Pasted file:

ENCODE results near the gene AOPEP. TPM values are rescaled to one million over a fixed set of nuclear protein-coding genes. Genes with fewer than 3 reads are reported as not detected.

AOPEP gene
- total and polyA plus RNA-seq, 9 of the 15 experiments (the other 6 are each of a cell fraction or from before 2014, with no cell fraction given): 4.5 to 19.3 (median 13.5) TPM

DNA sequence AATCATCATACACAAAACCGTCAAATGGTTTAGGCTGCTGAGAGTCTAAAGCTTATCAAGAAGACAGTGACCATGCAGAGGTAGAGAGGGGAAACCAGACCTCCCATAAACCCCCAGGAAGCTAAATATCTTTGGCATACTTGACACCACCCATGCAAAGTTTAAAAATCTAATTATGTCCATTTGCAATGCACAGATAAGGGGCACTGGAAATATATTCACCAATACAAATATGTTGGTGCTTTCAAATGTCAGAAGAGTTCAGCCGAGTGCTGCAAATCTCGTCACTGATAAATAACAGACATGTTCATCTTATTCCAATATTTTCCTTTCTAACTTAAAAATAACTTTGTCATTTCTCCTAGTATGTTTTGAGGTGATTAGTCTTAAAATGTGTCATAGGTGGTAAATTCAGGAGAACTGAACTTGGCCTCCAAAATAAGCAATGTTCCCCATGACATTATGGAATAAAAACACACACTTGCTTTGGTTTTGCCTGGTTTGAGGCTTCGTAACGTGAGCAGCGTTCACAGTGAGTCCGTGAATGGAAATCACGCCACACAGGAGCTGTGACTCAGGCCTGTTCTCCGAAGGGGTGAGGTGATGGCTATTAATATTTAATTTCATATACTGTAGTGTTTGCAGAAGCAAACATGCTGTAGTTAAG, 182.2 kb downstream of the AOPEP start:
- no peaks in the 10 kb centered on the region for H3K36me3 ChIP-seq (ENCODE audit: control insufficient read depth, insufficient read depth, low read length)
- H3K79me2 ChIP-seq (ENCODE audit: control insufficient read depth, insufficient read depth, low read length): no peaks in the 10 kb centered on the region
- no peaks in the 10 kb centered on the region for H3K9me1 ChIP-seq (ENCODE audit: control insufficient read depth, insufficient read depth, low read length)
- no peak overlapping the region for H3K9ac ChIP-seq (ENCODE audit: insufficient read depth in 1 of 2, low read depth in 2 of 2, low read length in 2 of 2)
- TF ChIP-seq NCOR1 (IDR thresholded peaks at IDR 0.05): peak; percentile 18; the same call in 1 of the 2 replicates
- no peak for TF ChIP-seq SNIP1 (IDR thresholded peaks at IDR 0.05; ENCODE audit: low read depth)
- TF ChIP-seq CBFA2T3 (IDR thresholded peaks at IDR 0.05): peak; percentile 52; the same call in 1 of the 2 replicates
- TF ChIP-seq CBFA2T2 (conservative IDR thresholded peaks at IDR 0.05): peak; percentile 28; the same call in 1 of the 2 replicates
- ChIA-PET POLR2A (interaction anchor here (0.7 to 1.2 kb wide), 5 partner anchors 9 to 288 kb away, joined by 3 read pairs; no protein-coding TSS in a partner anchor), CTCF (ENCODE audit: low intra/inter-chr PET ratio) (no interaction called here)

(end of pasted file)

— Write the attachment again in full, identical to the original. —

ENCODE results near the gene AOPEP. TPM values are rescaled to one million over a fixed set of nuclear protein-coding genes. Genes with fewer than 3 reads are reported as not detected.

AOPEP gene
- total and polyA plus RNA-seq, 9 of the 15 experiments (the other 6 are each of a cell fraction or from before 2014, with no cell fraction given): 4.5 to 19.3 (median 13.5) TPM

DNA sequence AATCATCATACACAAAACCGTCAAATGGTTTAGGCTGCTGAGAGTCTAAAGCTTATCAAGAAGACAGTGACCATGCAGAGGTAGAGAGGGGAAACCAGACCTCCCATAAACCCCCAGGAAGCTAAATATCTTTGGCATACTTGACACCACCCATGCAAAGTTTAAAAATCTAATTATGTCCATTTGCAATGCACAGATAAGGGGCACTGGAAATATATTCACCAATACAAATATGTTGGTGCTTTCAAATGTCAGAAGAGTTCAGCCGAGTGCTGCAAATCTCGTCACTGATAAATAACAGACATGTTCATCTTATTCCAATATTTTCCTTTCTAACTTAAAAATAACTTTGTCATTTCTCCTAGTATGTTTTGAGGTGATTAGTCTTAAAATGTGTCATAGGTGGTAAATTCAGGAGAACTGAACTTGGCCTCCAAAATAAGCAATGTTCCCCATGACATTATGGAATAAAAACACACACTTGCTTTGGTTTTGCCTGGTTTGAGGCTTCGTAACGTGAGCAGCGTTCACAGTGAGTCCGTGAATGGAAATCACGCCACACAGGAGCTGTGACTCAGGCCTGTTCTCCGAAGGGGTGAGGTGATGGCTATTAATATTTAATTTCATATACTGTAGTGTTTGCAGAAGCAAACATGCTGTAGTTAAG, 182.2 kb downstream of the AOPEP start:
- no peaks in the 10 kb centered on the region for H3K36me3 ChIP-seq (ENCODE audit: control insufficient read depth, insufficient read depth, low read length)
- H3K79me2 ChIP-seq (ENCODE audit: control insufficient read depth, insufficient read depth, low read length): no peaks in the 10 kb centered on the region
- no peaks in the 10 kb centered on the region for H3K9me1 ChIP-seq (ENCODE audit: control insufficient read depth, insufficient read depth, low read length)
- no peak overlapping the region for H3K9ac ChIP-seq (ENCODE audit: insufficient read depth in 1 of 2, low read depth in 2 of 2, low read length in 2 of 2)
- TF ChIP-seq NCOR1 (IDR thresholded peaks at IDR 0.05): peak; percentile 18; the same call in 1 of the 2 replicates
- no peak for TF ChIP-seq SNIP1 (IDR thresholded peaks at IDR 0.05; ENCODE audit: low read depth)
- TF ChIP-seq CBFA2T3 (IDR thresholded peaks at IDR 0.05): peak; percentile 52; the same call in 1 of the 2 replicates
- TF ChIP-seq CBFA2T2 (conservative IDR thresholded peaks at IDR 0.05): peak; percentile 28; the same call in 1 of the 2 replicates
- ChIA-PET POLR2A (interaction anchor here (0.7 to 1.2 kb wide), 5 partner anchors 9 to 288 kb away, joined by 3 read pairs; no protein-coding TSS in a partner anchor), CTCF (ENCODE audit: low intra/inter-chr PET ratio) (no interaction called here)